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Fyzix
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Fyzix said:
marcus said:Irrelevant to presentday LQG. The results only concerns theories (I don't know which) that have been shown to be Lorentz violating. LQG has not been and is not in that class of theories.
suggests that the "grains" themselves must be much smaller - which is not necessarily the case. Instead the effects of these grains need to be much smaller. So if there is a theory which is compatible with Planck-space grains but w/o any violation or deformation of Lorentz invariance at all (like LQG) then this theory remains to be a perfectly valid candidate theory for quantum gravity.Science Daily said:It has shown that any underlying quantum 'graininess' of space must be at much smaller scales than previously predicted
String theory is a theoretical framework in physics that attempts to reconcile the theories of general relativity and quantum mechanics. It proposes that particles are not point-like objects, but instead are made up of tiny vibrating strings. Quantum grains, also known as Planck-scale structures, are the smallest possible units of space and time, and are predicted by string theory.
Both string theory and LQG are still actively being researched and developed. However, they both face challenges and open questions, and it is currently unclear which theory (if either) will ultimately be able to fully explain the nature of the universe at the quantum level.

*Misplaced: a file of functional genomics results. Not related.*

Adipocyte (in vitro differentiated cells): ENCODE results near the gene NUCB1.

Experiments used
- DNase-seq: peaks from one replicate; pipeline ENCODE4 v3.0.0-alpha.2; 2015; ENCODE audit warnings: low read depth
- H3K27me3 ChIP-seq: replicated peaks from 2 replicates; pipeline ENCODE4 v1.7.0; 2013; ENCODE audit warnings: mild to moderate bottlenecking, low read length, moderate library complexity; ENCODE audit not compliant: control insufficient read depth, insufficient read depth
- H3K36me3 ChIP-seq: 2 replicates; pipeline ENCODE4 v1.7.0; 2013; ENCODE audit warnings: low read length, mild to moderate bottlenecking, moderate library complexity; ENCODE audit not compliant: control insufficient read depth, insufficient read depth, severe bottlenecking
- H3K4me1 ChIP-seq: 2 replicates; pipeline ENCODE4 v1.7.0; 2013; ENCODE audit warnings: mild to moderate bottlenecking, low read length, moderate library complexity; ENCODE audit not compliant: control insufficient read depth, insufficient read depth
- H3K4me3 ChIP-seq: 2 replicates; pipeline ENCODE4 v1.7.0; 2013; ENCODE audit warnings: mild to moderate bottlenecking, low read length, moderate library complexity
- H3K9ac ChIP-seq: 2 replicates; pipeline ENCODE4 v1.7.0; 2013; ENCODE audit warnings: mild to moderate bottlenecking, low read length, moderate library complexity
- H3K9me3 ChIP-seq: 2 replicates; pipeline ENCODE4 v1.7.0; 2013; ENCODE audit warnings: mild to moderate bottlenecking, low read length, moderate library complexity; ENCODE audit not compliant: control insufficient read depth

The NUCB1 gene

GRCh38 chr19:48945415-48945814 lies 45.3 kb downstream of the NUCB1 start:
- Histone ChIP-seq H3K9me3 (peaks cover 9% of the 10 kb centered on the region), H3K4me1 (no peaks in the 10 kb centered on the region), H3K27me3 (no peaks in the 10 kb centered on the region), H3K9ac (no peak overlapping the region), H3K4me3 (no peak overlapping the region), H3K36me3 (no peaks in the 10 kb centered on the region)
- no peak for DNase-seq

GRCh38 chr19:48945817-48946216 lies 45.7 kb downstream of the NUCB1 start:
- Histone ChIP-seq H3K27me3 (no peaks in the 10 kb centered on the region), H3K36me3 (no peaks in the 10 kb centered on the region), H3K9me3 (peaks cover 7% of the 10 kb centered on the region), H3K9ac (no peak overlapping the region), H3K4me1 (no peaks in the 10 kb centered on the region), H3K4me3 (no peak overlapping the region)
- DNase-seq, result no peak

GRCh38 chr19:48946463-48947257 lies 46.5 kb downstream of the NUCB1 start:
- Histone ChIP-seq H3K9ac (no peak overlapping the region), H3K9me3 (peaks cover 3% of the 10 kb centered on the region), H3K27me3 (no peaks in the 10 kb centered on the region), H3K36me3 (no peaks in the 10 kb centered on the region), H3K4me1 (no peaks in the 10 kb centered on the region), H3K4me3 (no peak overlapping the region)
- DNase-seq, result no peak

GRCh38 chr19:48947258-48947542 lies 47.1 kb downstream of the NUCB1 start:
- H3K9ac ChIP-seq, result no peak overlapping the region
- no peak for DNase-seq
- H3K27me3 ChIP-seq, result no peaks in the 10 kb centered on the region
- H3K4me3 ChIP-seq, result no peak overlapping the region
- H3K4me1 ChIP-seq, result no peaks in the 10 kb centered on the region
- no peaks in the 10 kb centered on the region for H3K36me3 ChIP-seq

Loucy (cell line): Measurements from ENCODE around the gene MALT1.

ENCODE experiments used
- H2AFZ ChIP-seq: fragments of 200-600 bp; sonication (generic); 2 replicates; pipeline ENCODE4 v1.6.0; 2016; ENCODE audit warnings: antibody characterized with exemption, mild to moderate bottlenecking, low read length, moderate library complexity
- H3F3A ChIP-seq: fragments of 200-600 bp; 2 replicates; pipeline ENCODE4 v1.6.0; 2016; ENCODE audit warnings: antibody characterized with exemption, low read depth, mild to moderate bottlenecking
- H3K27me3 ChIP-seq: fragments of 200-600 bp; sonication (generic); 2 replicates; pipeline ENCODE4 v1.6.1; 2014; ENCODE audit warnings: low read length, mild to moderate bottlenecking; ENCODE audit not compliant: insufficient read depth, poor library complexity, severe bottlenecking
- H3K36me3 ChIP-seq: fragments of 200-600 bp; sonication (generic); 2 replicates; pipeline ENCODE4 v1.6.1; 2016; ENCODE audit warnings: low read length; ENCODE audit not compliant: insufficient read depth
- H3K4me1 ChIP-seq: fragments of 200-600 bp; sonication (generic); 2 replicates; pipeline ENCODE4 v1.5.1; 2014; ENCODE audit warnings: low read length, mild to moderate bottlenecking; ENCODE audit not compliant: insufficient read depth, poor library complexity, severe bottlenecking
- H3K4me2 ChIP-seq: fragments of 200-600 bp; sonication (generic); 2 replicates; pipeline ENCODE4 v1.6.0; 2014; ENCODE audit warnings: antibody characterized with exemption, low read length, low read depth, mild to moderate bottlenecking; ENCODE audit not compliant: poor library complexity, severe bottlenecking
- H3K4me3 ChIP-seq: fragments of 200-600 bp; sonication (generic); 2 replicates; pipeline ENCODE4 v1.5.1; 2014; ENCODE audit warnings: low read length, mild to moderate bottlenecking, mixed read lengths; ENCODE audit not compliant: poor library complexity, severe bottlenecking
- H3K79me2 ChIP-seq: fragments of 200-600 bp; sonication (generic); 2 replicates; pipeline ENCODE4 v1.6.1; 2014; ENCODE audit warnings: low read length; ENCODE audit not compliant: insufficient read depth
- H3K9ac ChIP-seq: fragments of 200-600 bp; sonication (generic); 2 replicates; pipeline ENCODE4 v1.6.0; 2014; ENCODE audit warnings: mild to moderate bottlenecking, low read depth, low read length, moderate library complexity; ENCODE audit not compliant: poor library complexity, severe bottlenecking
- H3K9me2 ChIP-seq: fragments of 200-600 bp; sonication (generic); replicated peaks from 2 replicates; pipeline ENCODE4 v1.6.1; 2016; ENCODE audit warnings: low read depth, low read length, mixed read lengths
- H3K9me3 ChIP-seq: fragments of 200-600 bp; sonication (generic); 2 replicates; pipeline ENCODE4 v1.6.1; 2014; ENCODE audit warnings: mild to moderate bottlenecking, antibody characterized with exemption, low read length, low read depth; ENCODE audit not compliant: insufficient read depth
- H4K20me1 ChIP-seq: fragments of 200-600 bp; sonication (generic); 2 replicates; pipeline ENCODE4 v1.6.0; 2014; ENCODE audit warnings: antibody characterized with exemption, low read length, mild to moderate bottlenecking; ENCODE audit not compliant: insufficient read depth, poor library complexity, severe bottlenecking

Quantum grains are a key concept in both string theory and LQG, and they are believed to be the fundamental building blocks of the universe. By understanding the properties and behavior of quantum grains, scientists hope to gain a deeper understanding of the fundamental laws of nature and potentially unify the theories of general relativity and quantum mechanics.
At this time, there are no direct experimental tests that can definitively prove or disprove string theory or LQG. However, scientists are exploring ways to indirectly test these theories through observations of the universe and particle accelerators.
If either string theory or LQG is proven to be correct, it would have vast implications for our understanding of the universe. It could potentially lead to a unified theory of physics that could explain phenomena such as gravity, the behavior of subatomic particles, and the origin and evolution of the universe itself.